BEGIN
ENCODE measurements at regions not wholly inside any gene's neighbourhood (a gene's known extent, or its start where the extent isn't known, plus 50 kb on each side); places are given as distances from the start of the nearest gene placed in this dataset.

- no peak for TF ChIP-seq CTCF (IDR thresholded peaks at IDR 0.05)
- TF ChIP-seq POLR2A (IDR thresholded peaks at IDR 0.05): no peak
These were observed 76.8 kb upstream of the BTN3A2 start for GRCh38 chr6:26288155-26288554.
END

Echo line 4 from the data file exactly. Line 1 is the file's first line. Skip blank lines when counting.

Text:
These were observed 76.8 kb upstream of the BTN3A2 start for GRCh38 chr6:26288155-26288554.